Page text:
January 1, 2012
Photography by Mike Fizer
We are level at 10,000 feet on an IFR clearance to Tulsa, Oklahoma, when we get the call from ATC: “Experimental Niner-Echo-Echo, say type aircraft.”
In the other seat, owner Stan Musick replies, “It’s a Swearingen SX300; a two-seat, retractable.”
“Oh, yeah, I know that one,” replies ATC. “What a hot rod. I had to ask—you’re really moving.”
We have a three-knot tailwind and have just impressed a controller.
According to the Grand Rapids Technologies EFIS in front of us, we, in a piston single, are whistling along at 242 KTAS. Adding to the visceral excitement of this kind of speed is the deep satisfaction of burning just 16.4 gph, for an efficiency of 14.9 nm per gallon. I’ve rarely seen any airplane get above 12 nm per gallon, which is excellent considering the advantages of going direct versus winding around on roads in a car, and I’ve never seen this kind of efficiency at anything near this speed except in a dedicated CAFE racer.
Musick then comments that when he flies the CAF’s P–51 Mustang, Red Nose, he figures on a cruise speed of about 10 knots faster, but with a somewhat greater fuel burn of 60 gph.
Think you can handle this stuff? A three-blade Hartzell prop swung by a 300-horsepower Lycoming powers the aerobatic SX300 to a more than 240-knot cruise.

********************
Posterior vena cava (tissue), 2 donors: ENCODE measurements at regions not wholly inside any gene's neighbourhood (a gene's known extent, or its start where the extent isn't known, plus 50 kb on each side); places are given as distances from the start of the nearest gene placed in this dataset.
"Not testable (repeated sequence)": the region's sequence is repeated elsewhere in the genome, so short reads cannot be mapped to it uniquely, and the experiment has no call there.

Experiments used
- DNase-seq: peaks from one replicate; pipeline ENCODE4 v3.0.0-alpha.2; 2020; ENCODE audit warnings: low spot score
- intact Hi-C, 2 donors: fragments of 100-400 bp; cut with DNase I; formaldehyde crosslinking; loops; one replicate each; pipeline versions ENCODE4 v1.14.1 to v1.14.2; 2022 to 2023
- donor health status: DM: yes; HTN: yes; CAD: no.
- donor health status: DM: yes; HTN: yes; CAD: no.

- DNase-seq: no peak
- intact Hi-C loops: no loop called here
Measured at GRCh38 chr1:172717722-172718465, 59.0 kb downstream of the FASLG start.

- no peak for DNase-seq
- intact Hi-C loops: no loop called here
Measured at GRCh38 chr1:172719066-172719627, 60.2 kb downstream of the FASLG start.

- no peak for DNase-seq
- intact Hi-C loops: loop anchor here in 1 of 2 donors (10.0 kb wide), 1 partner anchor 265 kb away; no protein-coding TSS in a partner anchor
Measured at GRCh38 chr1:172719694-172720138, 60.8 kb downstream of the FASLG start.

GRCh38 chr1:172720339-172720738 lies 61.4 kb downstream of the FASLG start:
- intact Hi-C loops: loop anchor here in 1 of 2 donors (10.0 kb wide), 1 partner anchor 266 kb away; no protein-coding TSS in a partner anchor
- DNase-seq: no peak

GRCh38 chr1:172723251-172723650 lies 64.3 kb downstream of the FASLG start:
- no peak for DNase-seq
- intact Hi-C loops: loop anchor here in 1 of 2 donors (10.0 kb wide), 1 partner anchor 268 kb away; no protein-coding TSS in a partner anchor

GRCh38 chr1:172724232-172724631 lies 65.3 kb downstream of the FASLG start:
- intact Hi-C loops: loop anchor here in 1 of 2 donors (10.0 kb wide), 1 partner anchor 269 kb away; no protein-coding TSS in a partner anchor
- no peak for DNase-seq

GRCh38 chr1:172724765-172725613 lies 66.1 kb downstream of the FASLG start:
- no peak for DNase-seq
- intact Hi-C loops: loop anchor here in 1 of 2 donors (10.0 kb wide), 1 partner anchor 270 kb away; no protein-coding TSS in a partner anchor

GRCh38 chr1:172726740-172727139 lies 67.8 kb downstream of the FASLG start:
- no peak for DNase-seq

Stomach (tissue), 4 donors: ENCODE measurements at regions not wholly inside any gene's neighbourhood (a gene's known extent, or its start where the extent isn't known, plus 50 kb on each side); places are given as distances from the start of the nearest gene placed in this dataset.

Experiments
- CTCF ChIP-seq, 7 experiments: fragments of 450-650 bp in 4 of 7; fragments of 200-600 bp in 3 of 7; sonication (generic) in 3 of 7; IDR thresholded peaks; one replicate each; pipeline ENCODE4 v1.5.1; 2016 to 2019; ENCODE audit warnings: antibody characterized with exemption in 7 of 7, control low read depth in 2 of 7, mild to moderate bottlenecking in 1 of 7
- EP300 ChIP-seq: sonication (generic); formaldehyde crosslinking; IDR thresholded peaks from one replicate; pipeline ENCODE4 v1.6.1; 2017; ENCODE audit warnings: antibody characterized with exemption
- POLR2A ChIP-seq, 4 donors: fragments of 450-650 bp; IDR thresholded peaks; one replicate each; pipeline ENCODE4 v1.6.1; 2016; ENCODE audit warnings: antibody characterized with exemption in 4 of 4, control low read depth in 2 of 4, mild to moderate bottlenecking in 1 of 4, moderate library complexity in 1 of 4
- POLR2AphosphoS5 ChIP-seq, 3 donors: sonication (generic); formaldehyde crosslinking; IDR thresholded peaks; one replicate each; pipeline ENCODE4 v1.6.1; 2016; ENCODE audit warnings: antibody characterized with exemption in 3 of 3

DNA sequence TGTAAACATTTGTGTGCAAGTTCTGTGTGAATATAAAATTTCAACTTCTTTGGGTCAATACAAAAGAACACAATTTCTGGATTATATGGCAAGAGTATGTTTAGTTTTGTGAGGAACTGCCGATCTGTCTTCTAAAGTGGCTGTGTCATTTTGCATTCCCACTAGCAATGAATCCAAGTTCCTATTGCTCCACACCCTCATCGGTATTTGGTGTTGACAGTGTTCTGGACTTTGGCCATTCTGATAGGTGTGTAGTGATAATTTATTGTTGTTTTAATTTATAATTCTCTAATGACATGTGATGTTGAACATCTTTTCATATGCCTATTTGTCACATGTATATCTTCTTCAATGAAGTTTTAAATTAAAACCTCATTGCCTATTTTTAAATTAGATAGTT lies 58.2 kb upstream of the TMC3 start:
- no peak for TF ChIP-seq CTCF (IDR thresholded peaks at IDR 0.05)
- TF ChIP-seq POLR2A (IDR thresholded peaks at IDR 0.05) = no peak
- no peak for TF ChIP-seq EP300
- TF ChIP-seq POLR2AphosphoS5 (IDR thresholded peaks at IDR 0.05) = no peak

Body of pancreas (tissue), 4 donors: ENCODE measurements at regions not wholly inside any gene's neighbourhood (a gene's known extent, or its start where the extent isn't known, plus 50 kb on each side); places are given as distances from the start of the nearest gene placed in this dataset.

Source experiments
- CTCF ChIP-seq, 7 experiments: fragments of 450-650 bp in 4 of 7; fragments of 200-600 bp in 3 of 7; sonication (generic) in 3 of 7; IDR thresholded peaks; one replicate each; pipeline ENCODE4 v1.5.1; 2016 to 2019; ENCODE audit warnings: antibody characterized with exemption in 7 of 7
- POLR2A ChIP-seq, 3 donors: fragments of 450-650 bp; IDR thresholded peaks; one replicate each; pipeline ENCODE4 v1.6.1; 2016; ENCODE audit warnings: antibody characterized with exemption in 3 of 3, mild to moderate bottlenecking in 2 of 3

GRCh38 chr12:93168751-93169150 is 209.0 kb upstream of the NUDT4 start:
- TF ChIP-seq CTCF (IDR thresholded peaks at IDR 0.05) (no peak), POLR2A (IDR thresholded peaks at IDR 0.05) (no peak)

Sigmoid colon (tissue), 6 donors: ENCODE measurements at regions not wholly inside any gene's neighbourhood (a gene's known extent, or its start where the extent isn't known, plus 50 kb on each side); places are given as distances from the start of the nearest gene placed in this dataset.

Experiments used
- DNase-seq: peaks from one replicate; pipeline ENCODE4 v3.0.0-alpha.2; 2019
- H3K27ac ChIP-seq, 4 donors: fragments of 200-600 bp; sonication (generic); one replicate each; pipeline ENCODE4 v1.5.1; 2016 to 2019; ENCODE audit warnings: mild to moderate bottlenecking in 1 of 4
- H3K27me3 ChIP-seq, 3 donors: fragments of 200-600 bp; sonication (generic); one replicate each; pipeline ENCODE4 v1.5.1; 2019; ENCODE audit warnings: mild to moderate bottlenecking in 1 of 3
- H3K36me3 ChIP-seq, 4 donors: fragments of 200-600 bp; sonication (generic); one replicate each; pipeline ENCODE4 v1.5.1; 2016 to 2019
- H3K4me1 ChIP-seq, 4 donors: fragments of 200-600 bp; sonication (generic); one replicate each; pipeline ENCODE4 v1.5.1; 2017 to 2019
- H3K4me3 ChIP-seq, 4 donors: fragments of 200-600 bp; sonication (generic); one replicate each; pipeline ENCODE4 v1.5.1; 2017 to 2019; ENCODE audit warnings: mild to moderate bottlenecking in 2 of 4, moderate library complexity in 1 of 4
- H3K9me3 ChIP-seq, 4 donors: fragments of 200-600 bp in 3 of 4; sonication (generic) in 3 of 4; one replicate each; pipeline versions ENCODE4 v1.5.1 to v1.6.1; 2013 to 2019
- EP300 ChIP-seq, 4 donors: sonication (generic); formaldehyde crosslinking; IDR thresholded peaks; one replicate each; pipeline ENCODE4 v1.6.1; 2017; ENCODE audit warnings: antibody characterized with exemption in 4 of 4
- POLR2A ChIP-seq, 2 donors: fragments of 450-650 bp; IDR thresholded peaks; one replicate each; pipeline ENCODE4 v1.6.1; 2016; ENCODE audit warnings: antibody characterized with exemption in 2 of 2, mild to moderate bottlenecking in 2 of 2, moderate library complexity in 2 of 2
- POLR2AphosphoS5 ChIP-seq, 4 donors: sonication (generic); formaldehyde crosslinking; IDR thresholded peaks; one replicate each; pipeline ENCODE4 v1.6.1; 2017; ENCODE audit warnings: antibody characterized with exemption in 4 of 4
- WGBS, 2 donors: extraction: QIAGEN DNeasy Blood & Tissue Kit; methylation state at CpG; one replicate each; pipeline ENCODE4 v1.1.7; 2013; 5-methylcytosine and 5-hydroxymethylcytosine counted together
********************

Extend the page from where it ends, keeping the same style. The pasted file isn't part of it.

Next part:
We are near the end of a two-day trip that is taking us across half the country. Most of the trip has been in or on top of IFR weather, but it did clear off long enough yesterday for me to have a chance to toss the SX around. Musick’s remark about the P–51 crystallizes my thoughts—I’ve been looking for a suitable comparison to this rocket.
Aerobatic to plus 6 and minus 3 Gs, the SX has slightly lighter stick forces than the P–51, will also load significant Gs with a gentle tug, and has the same excellent maneuverability and feeling of plenty of excess power during aerobatics—but without the P–51’s nasty accelerated stall behavior and lack of stall warning. The SX300 does roll off at the stall, but it gives boatloads of buffeting and shaking before it lets go. Rolls are glorious affairs with the bubble canopy opening the world to view as you rotate. Although to a lesser extent than the Mustang, the significant P-factor of the SX means you have to be willing to use the rudder during any speed or power change, and it can take determination to keep the ball centered in a climb or dive.